I think I always wanted to be Mary Tyler Moore . . . throwing my fuzzy, striped wool cap up in the air in the middle of that cold, potential-filled Minneapolis intersection at Nicollet Mall.
That was really my life plan ― unconsciously maybe. I yearned to be a sassy, single career woman on my own, working for my own version of Mr. Grant at a TV station ― and living in a cozy, split-level, efficiency apartment in the land of 10,000 lakes. I actually painted my room yellow and made my own curtains out of sunny yellow-checked bed sheets I bought at Sanger-Harris when I was 13. Eventually, I even chose an internship at the Minneapple’s Guthrie Theatre ― ostensibly as part of my graduate arts administration program, but it was probably more about the pursuit of my Mary myth. Unfortunately, my Cold War-era company apartment on Loring Park had more cinder blocks and roaches than Victorian panache, but I did love the Twin Cities.
It’s amazing how seventies television molded me. It taught me that if I had yellow shag carpeting, a really skinny chest of drawers, a self-effacing smile ― and a neurotic, wise-cracking neighbor, things might work out after all. And I tried to work that out for a long time. Mary was my aspiration and, at times, my fragile identity.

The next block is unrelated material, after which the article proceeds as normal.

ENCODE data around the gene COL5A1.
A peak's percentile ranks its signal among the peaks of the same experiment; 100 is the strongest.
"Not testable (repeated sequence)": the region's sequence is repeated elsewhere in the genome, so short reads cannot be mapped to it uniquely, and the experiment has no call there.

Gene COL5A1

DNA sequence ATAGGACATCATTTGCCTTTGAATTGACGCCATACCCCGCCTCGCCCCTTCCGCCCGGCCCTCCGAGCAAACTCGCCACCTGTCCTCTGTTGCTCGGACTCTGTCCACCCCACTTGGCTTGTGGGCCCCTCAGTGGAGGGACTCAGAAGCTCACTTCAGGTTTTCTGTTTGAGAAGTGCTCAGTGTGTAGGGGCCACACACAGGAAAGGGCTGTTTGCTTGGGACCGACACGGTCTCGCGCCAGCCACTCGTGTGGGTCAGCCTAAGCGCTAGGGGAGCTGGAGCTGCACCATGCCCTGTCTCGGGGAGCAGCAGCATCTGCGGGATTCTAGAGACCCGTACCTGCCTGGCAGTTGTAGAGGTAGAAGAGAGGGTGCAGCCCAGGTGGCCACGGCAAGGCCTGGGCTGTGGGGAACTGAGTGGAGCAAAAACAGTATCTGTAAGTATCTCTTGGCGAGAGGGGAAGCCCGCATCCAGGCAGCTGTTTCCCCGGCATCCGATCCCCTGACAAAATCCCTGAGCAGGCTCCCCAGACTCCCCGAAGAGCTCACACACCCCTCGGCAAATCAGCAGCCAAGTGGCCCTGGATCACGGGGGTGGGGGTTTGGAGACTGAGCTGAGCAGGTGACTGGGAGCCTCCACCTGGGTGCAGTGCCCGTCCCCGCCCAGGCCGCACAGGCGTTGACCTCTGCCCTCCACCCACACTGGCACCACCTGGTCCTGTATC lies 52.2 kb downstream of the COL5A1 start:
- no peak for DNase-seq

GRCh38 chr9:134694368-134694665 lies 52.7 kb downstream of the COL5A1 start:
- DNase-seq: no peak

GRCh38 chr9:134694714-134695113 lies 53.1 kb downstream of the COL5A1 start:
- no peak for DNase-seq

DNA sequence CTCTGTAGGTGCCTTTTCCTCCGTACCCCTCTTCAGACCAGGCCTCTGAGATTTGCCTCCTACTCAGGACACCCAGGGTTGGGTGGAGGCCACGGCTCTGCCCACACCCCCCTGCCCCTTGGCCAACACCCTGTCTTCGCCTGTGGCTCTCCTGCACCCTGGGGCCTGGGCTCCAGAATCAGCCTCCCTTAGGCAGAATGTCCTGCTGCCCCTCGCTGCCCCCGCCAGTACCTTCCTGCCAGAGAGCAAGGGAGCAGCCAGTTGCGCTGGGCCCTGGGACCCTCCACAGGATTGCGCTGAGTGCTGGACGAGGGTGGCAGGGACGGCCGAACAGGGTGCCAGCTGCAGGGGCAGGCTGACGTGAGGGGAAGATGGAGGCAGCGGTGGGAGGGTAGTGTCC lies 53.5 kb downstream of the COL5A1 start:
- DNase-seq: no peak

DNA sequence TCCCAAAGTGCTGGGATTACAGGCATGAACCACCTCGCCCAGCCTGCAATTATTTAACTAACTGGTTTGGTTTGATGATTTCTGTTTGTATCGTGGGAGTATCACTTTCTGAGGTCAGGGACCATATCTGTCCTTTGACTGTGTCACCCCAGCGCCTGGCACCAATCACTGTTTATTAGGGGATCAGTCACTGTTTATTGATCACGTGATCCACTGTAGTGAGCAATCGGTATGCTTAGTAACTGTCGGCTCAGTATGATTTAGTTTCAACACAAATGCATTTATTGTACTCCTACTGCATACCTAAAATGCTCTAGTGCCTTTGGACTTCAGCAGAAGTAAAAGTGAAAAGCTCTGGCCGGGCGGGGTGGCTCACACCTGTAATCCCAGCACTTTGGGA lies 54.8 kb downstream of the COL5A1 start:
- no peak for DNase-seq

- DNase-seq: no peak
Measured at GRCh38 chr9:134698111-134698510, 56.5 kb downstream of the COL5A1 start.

I did enjoy countless hours of quality time with my CBS gang. I remember Archie Bunker, Mary Richards, Bob Newhart, and Carol Burnett typically occupying my Saturday nights as a pre-teen ― in front of that enormous, fake-wood RCA console in the corner of the living room. I often curled up on my parents’ sea foam green sectional― with a whole box of Reese’s mini-peanut butter cups, a package of Oreo cookies, and an ice-cold Tab. Ah, those were the days.
So now, look at me ― I am that single gal, but alas, I’m on the other side of divorce with two sons who are practically adults. I’m back in Dallas, and I finally sold off that skinny, yellow lingerie chest in a garage sale for $15. Admittedly, I had been lugging it around for years and years. I finally emptied the drawers, but I think there was still some junk inside.
Thank you, Mary, for being there all those years. Thank you for serving as a role model for me and so many young women who ultimately found strength in themselves. Love is all around, no need to waste it. Will miss you. Photo Credit: PBS.org